The Ark Newspaper: Surplus Medical Supplies Make an Impact

Last week, MedShare was featured in The Ark Newspaper, a paper that serves the California towns Tiburon, Belvedere, and Strawberry. Two of our Western Regional Council members, Mary Bersot and Doug Grey, are from Tiburon, and they’re profiled in this article.

Take a moment to read the article:

Surplus Medical Supplies Make an Impact

By Ann Mizel

MedShare, a nonprofit organization ranked one of the most efficient charities in the United States by Charity Navigator, is making a huge difference in the lives of people around the world who have little access to quality healthcare, and two Tiburon residents, Mary Bersot and Dr. Douglas Grey, are deeply committed to the organization, serving on its national board.

Grey, who has retired from Kaiser Permanente as a vasular surgeon, remains at Kaiser as vice-chair, National Product Council, and is co-chair of the Technology Coordinating Group of Northern California as well as vice-chair of the Western Regional Council for MedShare. “MedShare is my second career,” he told The Ark.

Bersot, of Bersot Capital Management of Tiburon, is chair of MedShare’s Western Regional Council. “We collect usable medical surplus, except pharmaceuticals, from 29 California hospitals, including Marin General, and healthcare facilities that would otherwsie go into landfills adn incinerators and send the surplus to qualified healthcare facilites in the developing world,” Bersot explained.

The supplies sent abroad in 40-foot ocean containers of 1,000 boxes includes sutures, surgical instruments, IV sets, gloves, exam tables, stephescopes, wheelchair, sterilizers, infant incubators, blood pressure monitors and defibrillators. Qualified surplus medical supplies are also made available to free clinics in California and Georgia. (MedShare’s headquarters is in Decatur, Georgia, an Atlanta suburb.)

Grey’s focus is biomedical supplies – “anything that gets plugged in,” he said. “Either you reuse or throw out. MedShare’s biomedical engineer and technician restore and repair all donated equipment, so recipient hospitals are able to effectively operate the equipment they receive.”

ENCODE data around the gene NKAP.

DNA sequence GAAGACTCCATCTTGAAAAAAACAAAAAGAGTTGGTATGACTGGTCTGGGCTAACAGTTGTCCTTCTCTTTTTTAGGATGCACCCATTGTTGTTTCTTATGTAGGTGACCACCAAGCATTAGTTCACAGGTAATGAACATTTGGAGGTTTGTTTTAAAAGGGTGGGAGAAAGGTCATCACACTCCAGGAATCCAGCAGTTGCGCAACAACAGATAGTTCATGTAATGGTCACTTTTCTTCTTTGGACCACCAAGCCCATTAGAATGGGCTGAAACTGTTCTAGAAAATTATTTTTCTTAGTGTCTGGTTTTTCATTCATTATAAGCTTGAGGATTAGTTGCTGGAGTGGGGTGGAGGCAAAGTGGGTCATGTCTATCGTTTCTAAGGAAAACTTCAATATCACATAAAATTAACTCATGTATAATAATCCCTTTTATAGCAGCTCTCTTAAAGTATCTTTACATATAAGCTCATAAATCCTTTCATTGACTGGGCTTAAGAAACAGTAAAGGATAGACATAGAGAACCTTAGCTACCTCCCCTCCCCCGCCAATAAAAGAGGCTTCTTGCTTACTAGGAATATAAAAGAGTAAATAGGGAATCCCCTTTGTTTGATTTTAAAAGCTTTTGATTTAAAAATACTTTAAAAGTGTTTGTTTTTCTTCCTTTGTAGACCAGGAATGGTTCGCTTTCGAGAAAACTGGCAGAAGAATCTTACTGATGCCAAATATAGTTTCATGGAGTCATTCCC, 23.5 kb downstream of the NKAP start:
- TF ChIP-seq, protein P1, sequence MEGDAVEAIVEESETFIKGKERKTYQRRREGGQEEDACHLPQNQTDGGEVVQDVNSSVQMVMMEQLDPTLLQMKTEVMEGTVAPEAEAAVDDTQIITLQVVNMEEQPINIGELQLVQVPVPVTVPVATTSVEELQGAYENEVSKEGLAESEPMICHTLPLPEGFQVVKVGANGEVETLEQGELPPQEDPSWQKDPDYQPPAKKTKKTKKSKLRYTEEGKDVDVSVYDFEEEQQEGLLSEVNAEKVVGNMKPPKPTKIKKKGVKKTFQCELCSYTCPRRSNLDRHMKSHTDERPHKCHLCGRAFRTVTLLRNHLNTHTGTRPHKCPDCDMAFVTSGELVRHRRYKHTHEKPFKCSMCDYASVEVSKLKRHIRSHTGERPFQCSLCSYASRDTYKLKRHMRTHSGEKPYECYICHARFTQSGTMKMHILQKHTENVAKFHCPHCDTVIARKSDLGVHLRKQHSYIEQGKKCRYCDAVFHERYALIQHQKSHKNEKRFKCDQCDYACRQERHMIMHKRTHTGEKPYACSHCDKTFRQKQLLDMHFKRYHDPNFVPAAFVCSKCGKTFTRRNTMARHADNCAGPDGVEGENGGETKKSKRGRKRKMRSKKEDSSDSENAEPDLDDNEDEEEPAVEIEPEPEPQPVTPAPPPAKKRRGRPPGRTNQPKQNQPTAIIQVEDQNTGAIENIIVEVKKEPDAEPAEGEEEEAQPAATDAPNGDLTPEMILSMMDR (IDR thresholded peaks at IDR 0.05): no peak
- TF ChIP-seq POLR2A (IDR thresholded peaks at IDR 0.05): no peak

MedShare, which has earned a Green Business certification, has become a passion for Grey, who sees “the magic of this,” when he speaks of MedShare, its efficient inventory system, fully screened recipients and contribution tot he environment.

Both Grey and Bersot emphasized the tremendous impact that can be made with even very few doanted supplies, and that for every $20,000 investment – the cost of sending one 12,000-pound container – $155,000 worth of desperated needed medical supplies and equipment will reach those in need. “We raised $20,000 in two months for a recent shipment to the Kingdom of Tongo,” said Bersot, who added that average tax-deductible donations are in the $50 to $100 range. “Our story is an easy story to tell.”

MedShare is able to keep overhead low because of its dedicated volunteers – 3,000 in the Bay Area – who work at MedShare’s distribution center in San Leandro, sorting and packaging donations by type, size and date of expiration. (Volunteers can sign up online.) Because of a huge outpouring of support from volunteers as well as donors right after the devastating earthquake in Haiti, MedShare was able to ship 27 containers to needy hospitals in that country.

Board members of MedShare make yearly trips abroad, so Bersot and Grey will be able to see firsthand some of their good work when they visit Kenya next year. “We see our work with MedShare as a way to reach out around the world, much like Peace Corps workers, but from afar,” said Bersot. Without being physically present, they are touching and saving lives every day.

To learn how you can help, visit MedShare’s website at www.medshare.org, contact Executive Director Chuck Haupt at chaupt@medshare.org, or call 510-567-7070.

Thanks to Mary, Doug, Ann Mizel, and Chuck Haupt for making this article come to fruition!

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